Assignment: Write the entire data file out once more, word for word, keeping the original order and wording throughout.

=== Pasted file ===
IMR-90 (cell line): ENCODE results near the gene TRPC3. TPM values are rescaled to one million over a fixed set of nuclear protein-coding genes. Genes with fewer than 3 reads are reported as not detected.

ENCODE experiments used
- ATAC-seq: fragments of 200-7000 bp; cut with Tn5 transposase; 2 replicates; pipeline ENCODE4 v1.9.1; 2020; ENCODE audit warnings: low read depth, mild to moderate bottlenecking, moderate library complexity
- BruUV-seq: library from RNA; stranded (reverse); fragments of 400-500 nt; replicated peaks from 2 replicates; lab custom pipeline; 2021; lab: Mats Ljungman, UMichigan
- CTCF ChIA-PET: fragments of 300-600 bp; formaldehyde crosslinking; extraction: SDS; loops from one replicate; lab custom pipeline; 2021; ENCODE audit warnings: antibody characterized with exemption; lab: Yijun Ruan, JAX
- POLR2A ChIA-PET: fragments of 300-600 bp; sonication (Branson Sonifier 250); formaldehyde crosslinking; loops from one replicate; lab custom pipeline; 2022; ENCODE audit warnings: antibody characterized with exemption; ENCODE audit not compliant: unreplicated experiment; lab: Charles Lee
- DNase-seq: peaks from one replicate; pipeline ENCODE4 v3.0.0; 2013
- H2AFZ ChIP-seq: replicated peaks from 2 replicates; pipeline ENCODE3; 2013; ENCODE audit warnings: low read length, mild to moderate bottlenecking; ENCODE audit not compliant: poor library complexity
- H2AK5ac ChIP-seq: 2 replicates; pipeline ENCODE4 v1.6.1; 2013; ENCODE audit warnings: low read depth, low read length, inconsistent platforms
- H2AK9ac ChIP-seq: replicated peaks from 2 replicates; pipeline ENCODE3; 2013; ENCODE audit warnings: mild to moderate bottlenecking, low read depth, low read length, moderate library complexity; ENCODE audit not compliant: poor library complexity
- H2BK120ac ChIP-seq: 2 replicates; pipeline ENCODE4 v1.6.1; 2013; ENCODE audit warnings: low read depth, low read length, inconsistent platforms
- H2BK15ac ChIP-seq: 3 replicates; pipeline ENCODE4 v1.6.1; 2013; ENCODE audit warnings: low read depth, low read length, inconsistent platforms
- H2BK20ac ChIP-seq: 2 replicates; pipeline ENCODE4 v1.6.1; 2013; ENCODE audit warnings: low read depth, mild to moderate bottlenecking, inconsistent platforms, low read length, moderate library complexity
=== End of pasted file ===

IMR-90 (cell line): ENCODE results near the gene TRPC3. TPM values are rescaled to one million over a fixed set of nuclear protein-coding genes. Genes with fewer than 3 reads are reported as not detected.

ENCODE experiments used
- ATAC-seq: fragments of 200-7000 bp; cut with Tn5 transposase; 2 replicates; pipeline ENCODE4 v1.9.1; 2020; ENCODE audit warnings: low read depth, mild to moderate bottlenecking, moderate library complexity
- BruUV-seq: library from RNA; stranded (reverse); fragments of 400-500 nt; replicated peaks from 2 replicates; lab custom pipeline; 2021; lab: Mats Ljungman, UMichigan
- CTCF ChIA-PET: fragments of 300-600 bp; formaldehyde crosslinking; extraction: SDS; loops from one replicate; lab custom pipeline; 2021; ENCODE audit warnings: antibody characterized with exemption; lab: Yijun Ruan, JAX
- POLR2A ChIA-PET: fragments of 300-600 bp; sonication (Branson Sonifier 250); formaldehyde crosslinking; loops from one replicate; lab custom pipeline; 2022; ENCODE audit warnings: antibody characterized with exemption; ENCODE audit not compliant: unreplicated experiment; lab: Charles Lee
- DNase-seq: peaks from one replicate; pipeline ENCODE4 v3.0.0; 2013
- H2AFZ ChIP-seq: replicated peaks from 2 replicates; pipeline ENCODE3; 2013; ENCODE audit warnings: low read length, mild to moderate bottlenecking; ENCODE audit not compliant: poor library complexity
- H2AK5ac ChIP-seq: 2 replicates; pipeline ENCODE4 v1.6.1; 2013; ENCODE audit warnings: low read depth, low read length, inconsistent platforms
- H2AK9ac ChIP-seq: replicated peaks from 2 replicates; pipeline ENCODE3; 2013; ENCODE audit warnings: mild to moderate bottlenecking, low read depth, low read length, moderate library complexity; ENCODE audit not compliant: poor library complexity
- H2BK120ac ChIP-seq: 2 replicates; pipeline ENCODE4 v1.6.1; 2013; ENCODE audit warnings: low read depth, low read length, inconsistent platforms
- H2BK15ac ChIP-seq: 3 replicates; pipeline ENCODE4 v1.6.1; 2013; ENCODE audit warnings: low read depth, low read length, inconsistent platforms
- H2BK20ac ChIP-seq: 2 replicates; pipeline ENCODE4 v1.6.1; 2013; ENCODE audit warnings: low read depth, mild to moderate bottlenecking, inconsistent platforms, low read length, moderate library complexity